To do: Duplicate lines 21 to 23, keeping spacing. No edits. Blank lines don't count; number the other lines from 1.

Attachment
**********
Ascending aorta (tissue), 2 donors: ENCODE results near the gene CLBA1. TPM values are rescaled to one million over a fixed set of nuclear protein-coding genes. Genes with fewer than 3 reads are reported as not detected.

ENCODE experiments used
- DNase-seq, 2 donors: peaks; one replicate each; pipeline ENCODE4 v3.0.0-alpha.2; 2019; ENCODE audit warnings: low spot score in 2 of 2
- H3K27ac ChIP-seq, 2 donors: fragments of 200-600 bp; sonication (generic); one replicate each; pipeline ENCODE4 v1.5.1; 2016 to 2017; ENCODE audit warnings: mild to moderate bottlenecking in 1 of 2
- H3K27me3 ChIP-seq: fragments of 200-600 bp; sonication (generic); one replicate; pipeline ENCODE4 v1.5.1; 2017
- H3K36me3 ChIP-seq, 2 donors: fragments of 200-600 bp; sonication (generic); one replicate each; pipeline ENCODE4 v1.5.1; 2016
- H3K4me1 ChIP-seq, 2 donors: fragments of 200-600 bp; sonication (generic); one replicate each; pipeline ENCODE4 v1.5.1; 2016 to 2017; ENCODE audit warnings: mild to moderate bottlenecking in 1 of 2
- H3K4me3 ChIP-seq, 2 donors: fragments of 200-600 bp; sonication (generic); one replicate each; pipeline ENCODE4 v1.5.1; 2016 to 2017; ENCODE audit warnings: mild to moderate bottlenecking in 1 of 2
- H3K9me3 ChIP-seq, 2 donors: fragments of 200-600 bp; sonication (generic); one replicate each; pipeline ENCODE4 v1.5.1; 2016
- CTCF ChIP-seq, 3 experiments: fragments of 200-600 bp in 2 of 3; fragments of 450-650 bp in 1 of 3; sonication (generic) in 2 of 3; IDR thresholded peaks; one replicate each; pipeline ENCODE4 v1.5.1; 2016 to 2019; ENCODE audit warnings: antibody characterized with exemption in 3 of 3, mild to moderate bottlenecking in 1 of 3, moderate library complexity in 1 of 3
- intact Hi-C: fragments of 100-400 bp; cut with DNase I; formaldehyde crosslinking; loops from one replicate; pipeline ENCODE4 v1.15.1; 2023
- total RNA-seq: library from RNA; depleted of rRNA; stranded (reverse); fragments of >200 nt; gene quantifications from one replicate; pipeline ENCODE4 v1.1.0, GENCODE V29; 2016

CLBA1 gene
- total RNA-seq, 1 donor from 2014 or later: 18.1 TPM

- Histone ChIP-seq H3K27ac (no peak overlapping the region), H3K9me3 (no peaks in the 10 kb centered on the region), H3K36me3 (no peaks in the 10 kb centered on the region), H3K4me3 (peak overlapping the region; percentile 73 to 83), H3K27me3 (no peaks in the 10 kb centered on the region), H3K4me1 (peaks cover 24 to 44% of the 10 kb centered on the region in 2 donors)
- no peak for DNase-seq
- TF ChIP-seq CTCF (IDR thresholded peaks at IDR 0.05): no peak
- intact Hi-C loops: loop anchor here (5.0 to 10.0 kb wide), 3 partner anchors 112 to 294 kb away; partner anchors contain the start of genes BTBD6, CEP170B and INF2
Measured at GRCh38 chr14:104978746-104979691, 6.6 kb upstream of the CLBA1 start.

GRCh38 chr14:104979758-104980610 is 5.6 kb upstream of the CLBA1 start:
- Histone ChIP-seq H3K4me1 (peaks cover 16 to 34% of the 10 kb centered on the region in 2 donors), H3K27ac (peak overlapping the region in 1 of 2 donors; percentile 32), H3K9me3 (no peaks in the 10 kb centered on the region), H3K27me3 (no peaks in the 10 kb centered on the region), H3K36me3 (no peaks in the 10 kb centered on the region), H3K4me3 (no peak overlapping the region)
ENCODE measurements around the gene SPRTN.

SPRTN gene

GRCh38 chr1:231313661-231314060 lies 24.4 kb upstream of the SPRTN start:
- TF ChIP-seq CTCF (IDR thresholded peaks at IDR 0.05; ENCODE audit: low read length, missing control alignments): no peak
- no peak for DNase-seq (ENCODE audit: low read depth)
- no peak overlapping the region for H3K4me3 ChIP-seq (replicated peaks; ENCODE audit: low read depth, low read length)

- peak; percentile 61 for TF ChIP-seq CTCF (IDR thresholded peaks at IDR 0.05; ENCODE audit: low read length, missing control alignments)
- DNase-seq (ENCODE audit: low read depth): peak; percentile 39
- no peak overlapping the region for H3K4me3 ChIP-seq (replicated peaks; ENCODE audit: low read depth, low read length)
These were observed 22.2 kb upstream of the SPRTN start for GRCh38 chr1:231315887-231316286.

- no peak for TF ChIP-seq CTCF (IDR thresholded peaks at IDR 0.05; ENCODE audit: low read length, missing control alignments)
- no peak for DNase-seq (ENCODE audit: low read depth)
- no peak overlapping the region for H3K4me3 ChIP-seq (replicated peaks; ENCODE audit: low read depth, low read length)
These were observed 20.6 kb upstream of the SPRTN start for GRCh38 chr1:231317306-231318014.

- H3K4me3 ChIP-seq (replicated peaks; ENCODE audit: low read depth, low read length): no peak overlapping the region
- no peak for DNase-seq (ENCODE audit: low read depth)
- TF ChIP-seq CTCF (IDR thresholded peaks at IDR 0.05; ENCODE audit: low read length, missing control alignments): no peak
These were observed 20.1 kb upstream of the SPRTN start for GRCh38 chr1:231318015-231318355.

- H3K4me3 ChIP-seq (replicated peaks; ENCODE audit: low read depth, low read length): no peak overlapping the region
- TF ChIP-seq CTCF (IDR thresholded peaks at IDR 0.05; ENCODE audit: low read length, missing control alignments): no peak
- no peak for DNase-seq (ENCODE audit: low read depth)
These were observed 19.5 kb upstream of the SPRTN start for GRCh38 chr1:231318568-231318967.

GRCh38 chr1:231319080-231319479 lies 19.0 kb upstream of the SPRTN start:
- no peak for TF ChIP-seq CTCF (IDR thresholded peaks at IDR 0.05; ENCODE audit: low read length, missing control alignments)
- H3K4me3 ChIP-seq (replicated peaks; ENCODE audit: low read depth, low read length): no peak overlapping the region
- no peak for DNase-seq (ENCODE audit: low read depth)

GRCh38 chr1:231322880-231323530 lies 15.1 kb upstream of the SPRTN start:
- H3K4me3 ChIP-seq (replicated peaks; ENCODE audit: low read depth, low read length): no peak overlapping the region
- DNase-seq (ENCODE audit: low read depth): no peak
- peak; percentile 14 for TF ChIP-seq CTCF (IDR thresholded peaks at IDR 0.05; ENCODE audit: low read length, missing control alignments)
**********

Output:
- Histone ChIP-seq H3K4me1 (peaks cover 16 to 34% of the 10 kb centered on the region in 2 donors), H3K27ac (peak overlapping the region in 1 of 2 donors; percentile 32), H3K9me3 (no peaks in the 10 kb centered on the region), H3K27me3 (no peaks in the 10 kb centered on the region), H3K36me3 (no peaks in the 10 kb centered on the region), H3K4me3 (no peak overlapping the region)
ENCODE measurements around the gene SPRTN.

SPRTN gene